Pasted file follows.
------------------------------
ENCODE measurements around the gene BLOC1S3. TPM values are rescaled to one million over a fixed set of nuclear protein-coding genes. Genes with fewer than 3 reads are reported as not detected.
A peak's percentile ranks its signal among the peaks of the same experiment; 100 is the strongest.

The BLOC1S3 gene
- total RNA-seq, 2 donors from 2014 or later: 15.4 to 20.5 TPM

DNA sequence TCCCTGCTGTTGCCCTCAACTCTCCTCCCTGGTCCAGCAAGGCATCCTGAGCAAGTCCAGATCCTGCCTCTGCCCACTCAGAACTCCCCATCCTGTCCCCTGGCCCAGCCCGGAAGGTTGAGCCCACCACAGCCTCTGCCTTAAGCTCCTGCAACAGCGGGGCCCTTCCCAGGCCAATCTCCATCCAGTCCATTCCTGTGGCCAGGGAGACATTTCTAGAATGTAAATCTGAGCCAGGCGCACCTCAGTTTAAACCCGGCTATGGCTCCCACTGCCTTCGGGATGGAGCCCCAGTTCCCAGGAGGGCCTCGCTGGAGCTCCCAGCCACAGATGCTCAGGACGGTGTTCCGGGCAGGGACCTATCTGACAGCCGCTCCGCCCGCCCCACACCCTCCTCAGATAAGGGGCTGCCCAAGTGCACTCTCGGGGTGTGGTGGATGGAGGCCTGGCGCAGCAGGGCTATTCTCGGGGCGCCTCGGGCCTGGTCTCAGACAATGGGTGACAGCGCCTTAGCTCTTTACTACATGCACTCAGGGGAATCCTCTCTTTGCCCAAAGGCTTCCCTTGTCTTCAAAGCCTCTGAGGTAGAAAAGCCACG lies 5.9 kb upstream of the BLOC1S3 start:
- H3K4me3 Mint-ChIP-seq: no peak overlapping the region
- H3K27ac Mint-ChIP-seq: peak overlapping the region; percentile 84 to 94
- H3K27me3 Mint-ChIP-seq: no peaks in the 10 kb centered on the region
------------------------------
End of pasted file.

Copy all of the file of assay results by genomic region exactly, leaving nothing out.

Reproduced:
ENCODE measurements around the gene BLOC1S3. TPM values are rescaled to one million over a fixed set of nuclear protein-coding genes. Genes with fewer than 3 reads are reported as not detected.
A peak's percentile ranks its signal among the peaks of the same experiment; 100 is the strongest.

The BLOC1S3 gene
- total RNA-seq, 2 donors from 2014 or later: 15.4 to 20.5 TPM

DNA sequence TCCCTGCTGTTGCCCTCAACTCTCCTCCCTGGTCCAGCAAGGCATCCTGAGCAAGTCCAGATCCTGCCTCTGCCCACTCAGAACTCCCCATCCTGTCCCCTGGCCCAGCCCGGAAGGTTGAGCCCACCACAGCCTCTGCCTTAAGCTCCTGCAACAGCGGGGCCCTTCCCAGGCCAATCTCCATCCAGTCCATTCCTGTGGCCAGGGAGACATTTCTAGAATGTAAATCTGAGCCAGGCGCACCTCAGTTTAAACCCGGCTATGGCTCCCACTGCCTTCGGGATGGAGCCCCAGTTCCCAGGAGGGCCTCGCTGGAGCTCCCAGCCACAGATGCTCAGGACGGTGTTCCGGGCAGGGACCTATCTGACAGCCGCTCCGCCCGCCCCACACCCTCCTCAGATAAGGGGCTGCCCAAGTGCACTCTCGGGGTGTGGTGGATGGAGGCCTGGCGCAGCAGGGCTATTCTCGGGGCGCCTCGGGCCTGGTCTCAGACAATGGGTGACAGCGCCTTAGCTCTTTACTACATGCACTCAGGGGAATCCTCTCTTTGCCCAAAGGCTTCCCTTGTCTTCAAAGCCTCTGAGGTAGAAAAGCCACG lies 5.9 kb upstream of the BLOC1S3 start:
- H3K4me3 Mint-ChIP-seq: no peak overlapping the region
- H3K27ac Mint-ChIP-seq: peak overlapping the region; percentile 84 to 94
- H3K27me3 Mint-ChIP-seq: no peaks in the 10 kb centered on the region